What else can you say about the legendary Buster Keaton (one of three kings of silent cinema, alongside Charlie Chaplin and Harold Lloyd)? He was known as "the Great Stone Face", capable of delivering sheer emotion using his famous deadpan expression and superb physical and otherworldly visual gags to tell stories of his underdog characters put in often dangerous situations but rising above and winning the girl. However, as much as I do love his early classics, such as The General, Steamboat Bill Jr., and Seven Chances, one of my two favorites of his has to the 1928 elaborate masterwork, The Cameraman, which arguably proved his power as a storyteller, even though he didn't direct it.
Keaton plays a humble camerman in Manhattan who tries so hard to impress his new boss and especially the girl of his dreams, a secretary of the M-G-M newsreel he works for. But in typical Keaton fashion, there are lots of obstacles (sometimes risky) that get in his way, including the veteran cameraman, who also loves her. This means that he has to find out a way to successfully film a Chinese tong war, in order to keep his job and win her affection.
As usual, there are so many wonderful sight gags, a few of them involving double exposures, swimming pool changing rooms, and mishaps with an organ grinder's mischievous monkey. But there is also a level of emotional pathos that makes you root for Keaton. You simply can't believe some of the physicality he possessed, and sometimes you had to suspend your disbelief, but everything you see on the screen is real and very well-detailed. He was his own stuntman.
As one expects, the Criterion edition looks like another winner, with a new 4K restoration and many exhaustingly wonderful supplements, including an audio commentary featuring Glenn Mitchell (author of A-Z of Silent Comedy: An Illustrated Companion); Spite Marriage, Keaton's followup to The Camerman for MGM, with a new restoration and commentary with film historians John Bengtson and Jeffrey Vance; Time Travelers, a new documentary by Daniel Raim; So Funny it Hurt, a new 2004 documentary by Kevin Brownlow and Christopher Bird; The Motion Picture Camera, a 1979 documentary by cinematographer and film preservationist Karl Malkames; and a new interview with James L. Neibaur, author of The Fall of Buster Keaton: His Films for MGM, Educational Pictures, and Columbia. There's also a new essay by critic Imogen Sara Smith. If you're a Keaton enthusiast and of silent cinema as a whole, then this should definitely be a no-brainer to add to your collection. Read Gordon S. Miller's review.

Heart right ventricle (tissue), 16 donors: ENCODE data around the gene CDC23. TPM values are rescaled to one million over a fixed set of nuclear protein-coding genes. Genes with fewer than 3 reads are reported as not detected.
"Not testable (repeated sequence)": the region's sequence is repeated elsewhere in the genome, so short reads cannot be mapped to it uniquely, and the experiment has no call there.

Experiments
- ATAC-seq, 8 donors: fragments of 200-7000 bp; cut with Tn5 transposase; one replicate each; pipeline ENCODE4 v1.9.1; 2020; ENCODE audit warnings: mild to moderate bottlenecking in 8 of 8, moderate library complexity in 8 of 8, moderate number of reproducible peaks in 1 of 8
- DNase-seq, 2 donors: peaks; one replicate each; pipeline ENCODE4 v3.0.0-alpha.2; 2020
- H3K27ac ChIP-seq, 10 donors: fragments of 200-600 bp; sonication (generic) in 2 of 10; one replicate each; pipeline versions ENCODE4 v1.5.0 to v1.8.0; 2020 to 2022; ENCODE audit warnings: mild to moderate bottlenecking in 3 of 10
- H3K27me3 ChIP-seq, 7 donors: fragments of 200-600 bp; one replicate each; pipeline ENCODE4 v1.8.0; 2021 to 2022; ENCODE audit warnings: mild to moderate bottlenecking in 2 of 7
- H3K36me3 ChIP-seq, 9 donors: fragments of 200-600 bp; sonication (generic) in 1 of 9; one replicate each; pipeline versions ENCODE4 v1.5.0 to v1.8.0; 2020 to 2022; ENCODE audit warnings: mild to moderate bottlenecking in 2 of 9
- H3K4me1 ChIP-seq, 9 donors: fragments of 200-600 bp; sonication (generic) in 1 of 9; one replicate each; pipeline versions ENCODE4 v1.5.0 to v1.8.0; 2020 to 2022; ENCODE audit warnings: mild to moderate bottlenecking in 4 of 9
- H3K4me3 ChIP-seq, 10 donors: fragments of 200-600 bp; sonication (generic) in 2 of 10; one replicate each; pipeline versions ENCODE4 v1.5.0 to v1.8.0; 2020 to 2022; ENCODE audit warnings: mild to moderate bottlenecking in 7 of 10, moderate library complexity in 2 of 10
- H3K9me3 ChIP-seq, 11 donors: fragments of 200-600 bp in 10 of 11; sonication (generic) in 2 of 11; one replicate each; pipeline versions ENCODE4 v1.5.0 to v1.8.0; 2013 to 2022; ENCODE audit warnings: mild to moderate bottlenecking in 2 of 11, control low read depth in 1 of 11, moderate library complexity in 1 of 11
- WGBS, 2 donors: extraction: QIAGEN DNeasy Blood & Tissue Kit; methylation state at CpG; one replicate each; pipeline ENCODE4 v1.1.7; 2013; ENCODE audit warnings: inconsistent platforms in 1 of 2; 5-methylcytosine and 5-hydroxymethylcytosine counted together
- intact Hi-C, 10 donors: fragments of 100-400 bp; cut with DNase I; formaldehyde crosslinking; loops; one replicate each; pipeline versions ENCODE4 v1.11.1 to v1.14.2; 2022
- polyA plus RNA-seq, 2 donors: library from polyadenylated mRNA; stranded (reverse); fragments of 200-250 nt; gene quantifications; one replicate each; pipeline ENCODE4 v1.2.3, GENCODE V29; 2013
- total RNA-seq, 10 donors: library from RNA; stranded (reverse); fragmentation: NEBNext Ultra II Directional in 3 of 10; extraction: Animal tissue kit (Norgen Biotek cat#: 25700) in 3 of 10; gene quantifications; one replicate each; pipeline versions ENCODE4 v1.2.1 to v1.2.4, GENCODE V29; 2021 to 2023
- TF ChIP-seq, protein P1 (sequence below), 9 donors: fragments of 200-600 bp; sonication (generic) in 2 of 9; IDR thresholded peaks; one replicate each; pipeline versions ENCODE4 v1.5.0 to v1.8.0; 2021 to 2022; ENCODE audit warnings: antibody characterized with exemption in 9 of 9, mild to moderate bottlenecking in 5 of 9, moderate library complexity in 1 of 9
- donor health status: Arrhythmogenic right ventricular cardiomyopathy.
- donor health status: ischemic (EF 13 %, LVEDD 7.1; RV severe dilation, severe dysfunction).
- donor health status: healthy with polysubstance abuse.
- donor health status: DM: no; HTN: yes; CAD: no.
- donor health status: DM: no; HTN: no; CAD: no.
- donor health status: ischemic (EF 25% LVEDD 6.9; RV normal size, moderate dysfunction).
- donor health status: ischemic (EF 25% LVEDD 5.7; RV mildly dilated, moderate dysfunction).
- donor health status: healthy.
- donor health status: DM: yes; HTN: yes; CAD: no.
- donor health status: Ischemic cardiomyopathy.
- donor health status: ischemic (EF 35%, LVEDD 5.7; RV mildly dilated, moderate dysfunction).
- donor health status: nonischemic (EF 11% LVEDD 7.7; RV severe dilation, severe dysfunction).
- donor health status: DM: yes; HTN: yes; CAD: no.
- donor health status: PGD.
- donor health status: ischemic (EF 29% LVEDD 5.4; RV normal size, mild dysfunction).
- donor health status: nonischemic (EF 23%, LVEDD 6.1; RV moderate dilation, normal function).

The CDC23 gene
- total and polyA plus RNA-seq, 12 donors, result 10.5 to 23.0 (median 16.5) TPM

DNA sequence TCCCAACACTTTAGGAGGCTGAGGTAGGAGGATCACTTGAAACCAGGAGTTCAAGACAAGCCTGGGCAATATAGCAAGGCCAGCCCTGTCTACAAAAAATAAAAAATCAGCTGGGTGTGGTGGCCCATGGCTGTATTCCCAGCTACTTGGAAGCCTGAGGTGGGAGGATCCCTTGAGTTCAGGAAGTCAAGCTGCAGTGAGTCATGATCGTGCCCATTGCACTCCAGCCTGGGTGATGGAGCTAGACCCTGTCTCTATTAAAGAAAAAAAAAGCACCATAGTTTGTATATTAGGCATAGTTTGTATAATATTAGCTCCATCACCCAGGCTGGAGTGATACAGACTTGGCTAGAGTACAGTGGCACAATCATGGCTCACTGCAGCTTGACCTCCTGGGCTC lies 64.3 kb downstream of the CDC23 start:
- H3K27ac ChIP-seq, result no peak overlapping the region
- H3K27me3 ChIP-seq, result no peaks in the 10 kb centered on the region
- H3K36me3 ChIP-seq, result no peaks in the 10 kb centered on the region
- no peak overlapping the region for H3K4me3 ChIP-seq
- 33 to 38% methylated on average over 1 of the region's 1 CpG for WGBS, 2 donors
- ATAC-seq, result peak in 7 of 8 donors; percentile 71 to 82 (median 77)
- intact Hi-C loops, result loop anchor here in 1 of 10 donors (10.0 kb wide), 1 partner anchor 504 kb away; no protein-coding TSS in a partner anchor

Other notable releases:
Pretty in Pink: The iconic 1986 teen dramedy with Molly Ringwald and Andrew McCarthy falling in love, but dealing with the fallout from their friends and family, due to their social/economic backgrounds. Read my review.
Gladiator (4K): A new steebook edition of the 2000 Oscar-winning epic with Russell Crowe as a former general turned slave seeking venegeance for the murder of his family by the power hungry son of his beloved emperor.
Friday the 13th (40th Anniversary): A new steelbook edition of the iconic 1980 cult classic that spawned one of the greatests franchises in horror/slasher movie history. Read David Wangberg's review.
What She Said: The Art of Pauline Kael: A portrait of the career and life of perhaps the most controversial figure in the history of film criticism, Pauline Kael, which also details her struggle to achieve influence in the movie business.
Impractical Jokers: The Movie: A new film version of the very popular truTV series sending Joe, Sal, Q, and Murr on the road competing in more outrageous pranks and challenges that they are famous for.